London’s status as Europe’s ‘financial hub’ is likely to remain for the foreseeable future according to Reuters news reports. 

It comes as the ambitions of Frankfurt to acquire a substantial amount of business from London following Brexit have been hindered by the coronavirus pandemic and the significantly slower global growth rates of this year. 

The EU will undeniably see forging its own financial ecosystem as a foremost priority following the UK’s departure at the end of the year, as it seeks to bolster the position of the Euro compared to other currencies. 

Eurex Clearing board member Matthias Graulich told Reuters: “There is a slower growth path than we initially had expected for the second half of this year primarily due to COVID-19 and its implications, but everything is going in the right direction to achieve our goals. 

“It is extremely difficult to say where we are on the journey to achieve our goals by 31 Dec, a year-end is not a magic date if you are building a business, it is more relevant that the trajectory is up and we make month-by-month progress.”

Previously speaking to Payment Expert, PXP Financial’s Group CEO Koen Vanpraet stated his opinion on whether the UK capital can retain its status following Brexit: “Honestly, I think there were horror stories about less employment and jobs moving to Frankfurt and other financial hubs throughout Europe. But I think that will balance itself back to normal.

“Once again, we go beyond the lack of clarity and decisions that are being made. London will reside as a very important financial hub. Yes, other countries might grow a little bit more into it, there will be healthy competitions between countries, but you don’t take that away.”

He concluded: “This is years and years of building up of expertise and I think it very much comes down to that expertise.” 

This week, UK and EU negotiators recommenced negotiations following the European summer break, in which both parties are seeking to deliver a final bilateral trade agreement by the end of October, avoiding a No Deal scenario.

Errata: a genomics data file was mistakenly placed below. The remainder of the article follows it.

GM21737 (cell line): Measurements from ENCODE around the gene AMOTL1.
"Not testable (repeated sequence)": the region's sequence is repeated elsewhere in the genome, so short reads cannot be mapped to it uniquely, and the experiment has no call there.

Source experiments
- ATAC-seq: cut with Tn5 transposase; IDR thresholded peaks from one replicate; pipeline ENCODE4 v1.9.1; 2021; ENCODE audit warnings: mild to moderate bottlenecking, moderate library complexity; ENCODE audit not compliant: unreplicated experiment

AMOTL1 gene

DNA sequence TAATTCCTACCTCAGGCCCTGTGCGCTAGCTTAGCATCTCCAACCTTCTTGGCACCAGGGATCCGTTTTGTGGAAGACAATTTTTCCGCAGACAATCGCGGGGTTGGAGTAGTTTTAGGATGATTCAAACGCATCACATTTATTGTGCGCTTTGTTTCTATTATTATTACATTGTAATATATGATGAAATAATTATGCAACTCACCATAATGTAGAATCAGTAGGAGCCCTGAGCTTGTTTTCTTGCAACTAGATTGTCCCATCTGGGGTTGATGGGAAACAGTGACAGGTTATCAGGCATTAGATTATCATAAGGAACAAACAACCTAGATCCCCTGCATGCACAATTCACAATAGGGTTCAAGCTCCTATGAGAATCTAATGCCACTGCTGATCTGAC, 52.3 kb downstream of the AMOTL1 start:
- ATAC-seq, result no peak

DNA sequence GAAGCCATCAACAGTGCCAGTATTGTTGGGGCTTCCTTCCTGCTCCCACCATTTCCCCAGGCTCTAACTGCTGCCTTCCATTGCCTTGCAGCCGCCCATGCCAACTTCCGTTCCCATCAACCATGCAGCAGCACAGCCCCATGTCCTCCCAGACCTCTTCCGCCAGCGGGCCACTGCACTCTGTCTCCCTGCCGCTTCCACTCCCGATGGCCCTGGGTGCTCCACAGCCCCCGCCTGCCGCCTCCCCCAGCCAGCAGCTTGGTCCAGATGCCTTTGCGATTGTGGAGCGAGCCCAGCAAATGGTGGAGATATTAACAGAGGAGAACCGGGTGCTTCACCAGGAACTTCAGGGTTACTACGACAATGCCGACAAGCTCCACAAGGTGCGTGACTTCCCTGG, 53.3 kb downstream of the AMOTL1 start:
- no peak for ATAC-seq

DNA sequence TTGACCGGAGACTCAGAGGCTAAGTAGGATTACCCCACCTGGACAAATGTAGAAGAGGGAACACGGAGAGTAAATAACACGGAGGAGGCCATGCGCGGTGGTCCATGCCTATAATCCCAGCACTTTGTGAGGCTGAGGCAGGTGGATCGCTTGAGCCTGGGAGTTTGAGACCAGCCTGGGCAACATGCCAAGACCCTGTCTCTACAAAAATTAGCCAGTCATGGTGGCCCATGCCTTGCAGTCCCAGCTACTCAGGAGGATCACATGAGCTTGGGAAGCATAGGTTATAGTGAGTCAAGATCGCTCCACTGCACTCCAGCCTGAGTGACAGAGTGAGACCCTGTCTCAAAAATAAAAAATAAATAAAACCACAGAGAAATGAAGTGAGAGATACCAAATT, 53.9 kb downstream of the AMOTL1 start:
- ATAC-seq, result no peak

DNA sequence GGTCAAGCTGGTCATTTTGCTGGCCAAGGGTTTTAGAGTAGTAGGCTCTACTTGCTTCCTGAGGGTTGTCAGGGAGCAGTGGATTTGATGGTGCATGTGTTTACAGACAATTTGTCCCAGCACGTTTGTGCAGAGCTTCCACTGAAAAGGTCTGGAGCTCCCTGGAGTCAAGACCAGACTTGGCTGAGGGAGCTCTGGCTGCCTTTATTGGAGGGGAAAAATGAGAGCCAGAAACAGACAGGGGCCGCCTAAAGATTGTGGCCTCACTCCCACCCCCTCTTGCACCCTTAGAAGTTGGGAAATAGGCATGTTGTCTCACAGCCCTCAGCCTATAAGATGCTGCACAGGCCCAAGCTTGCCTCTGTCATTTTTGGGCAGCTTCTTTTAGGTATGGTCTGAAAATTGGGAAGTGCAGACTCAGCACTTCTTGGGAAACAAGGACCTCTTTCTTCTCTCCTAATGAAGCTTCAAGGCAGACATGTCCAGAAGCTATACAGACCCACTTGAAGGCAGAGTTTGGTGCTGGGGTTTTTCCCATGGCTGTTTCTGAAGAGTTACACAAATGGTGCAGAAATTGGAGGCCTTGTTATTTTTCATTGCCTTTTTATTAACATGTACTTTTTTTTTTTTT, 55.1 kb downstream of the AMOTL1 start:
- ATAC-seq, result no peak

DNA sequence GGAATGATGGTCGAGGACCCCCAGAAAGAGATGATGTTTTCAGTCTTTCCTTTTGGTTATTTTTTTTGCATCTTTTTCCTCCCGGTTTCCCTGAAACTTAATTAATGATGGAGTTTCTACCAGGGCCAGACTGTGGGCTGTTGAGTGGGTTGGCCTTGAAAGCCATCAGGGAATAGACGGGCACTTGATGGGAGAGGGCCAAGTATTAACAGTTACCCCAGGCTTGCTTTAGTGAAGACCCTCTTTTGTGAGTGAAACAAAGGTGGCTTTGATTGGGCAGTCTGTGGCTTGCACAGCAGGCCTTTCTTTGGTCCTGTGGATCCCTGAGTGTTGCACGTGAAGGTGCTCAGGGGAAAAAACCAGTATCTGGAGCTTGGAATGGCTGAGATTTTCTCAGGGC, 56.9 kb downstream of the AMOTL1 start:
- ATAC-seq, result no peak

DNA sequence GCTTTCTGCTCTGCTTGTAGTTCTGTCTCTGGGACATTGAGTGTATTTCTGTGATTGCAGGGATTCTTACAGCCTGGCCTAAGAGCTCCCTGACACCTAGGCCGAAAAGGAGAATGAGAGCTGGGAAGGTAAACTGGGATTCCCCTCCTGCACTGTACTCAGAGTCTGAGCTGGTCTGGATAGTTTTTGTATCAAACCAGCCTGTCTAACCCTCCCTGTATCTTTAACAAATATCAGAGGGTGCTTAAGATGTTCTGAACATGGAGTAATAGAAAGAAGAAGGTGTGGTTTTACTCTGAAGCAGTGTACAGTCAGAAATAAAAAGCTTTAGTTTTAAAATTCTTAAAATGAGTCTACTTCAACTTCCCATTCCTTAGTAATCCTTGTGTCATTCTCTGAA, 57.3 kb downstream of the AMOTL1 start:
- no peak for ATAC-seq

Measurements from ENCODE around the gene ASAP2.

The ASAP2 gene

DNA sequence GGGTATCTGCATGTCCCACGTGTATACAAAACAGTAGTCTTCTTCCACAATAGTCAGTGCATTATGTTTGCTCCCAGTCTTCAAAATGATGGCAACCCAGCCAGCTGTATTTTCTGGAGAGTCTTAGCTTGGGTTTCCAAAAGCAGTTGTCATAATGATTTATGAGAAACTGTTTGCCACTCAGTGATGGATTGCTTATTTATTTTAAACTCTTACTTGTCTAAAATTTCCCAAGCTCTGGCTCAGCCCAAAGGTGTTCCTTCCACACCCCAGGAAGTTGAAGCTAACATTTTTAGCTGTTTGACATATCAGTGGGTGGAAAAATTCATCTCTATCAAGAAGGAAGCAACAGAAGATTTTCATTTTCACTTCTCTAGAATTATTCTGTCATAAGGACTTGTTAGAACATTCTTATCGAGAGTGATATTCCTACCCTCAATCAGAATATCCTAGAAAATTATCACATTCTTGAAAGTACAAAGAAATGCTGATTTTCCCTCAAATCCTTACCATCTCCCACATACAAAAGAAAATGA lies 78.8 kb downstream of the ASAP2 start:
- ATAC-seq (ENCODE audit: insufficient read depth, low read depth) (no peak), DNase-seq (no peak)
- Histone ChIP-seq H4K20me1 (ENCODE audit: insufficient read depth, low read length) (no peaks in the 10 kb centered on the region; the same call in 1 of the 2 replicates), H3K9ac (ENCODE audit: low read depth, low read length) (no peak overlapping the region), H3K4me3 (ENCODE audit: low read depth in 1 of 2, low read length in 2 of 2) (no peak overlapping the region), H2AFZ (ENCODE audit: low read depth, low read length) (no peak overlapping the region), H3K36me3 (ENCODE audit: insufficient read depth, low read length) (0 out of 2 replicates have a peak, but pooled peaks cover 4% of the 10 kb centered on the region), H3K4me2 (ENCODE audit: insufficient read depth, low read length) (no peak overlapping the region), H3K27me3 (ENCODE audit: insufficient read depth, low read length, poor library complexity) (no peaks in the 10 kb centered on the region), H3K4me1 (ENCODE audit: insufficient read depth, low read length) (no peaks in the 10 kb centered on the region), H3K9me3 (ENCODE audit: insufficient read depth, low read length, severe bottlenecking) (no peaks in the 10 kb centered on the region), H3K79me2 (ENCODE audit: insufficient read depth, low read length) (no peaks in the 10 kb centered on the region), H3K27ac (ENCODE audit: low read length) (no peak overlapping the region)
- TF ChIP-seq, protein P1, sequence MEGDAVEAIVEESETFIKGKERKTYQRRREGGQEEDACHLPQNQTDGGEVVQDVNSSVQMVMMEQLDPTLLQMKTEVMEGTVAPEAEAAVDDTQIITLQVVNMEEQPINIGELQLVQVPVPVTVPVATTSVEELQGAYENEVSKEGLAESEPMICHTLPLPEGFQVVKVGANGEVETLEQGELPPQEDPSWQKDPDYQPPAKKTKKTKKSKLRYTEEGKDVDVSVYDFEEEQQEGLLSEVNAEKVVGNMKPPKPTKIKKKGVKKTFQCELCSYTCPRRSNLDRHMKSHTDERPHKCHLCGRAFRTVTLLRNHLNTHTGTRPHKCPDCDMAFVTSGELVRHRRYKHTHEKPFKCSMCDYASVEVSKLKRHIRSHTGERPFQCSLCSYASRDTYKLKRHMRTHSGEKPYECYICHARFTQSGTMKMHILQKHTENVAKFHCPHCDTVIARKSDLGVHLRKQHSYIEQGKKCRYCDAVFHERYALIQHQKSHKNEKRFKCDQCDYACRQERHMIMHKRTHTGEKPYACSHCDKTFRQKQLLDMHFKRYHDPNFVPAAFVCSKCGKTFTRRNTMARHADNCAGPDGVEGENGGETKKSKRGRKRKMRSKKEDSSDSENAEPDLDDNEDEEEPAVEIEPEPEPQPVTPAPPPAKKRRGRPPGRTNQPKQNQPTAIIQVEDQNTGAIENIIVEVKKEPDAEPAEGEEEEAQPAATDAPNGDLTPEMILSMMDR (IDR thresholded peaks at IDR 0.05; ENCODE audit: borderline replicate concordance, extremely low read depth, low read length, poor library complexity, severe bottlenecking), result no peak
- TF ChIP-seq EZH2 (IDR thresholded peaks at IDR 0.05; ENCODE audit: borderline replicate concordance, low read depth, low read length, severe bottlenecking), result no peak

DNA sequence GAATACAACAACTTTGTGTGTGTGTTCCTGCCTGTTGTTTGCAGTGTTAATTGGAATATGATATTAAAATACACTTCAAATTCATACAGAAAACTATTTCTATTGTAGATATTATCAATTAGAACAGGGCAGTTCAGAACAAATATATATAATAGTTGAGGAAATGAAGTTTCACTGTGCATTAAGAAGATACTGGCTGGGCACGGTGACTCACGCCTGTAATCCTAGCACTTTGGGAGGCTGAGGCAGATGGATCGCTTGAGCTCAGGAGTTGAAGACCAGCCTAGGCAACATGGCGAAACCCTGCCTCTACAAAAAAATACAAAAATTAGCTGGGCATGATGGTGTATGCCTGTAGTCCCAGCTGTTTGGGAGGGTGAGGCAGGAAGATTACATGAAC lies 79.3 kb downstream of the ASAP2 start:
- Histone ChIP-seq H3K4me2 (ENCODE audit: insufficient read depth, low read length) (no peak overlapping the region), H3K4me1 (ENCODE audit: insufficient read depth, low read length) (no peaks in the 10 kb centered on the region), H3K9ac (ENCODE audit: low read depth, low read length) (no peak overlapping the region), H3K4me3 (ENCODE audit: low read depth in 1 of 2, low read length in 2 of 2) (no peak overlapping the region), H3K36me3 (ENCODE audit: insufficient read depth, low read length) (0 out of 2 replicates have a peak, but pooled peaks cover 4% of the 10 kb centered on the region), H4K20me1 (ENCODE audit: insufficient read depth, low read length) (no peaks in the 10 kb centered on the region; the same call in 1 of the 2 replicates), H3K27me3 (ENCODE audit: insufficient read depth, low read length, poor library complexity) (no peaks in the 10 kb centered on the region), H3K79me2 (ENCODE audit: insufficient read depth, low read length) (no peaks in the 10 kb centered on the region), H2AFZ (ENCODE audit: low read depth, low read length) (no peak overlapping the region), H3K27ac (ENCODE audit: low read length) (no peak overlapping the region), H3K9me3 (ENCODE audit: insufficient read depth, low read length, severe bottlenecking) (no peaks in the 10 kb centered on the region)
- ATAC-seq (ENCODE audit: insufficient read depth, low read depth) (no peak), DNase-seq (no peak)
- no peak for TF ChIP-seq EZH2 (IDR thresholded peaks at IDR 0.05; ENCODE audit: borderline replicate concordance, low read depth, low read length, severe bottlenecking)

Led by Chief Negotiator David Frost, the UK government maintains that it must maintain future independence from EU rules and standards on business policy, immigration, worker protections, industry subsidies and competition rules.

Meanwhile, the EU maintains that the UK cannot expect any preferential treatment if it seeks to maintain access to EU markets and services, in which the country must abide by the rules established by the 28 member trade bloc, in which European Courts must act as legal adjudicator. 

Closing July, the European Banking Authority (EBA), the EU’s regulatory oversight agency for financial services, warned British incumbents that there would be ‘no reprieve or extension’ bridging access to EU markets, should negotiations deliver a no deal scenario.

“Transitional arrangements will not be extended in any shape or form beyond the 31 December deadline” the EBA stated in its warning to British business.

Meanwhile, Bank of England Governor Andrew Bailey has stated to leadership of FTSE banks and lending institutions to prepare their businesses and funds for a ‘No Deal Outcome’ – in which ‘leaders had to accept and prepare for the worst scenario.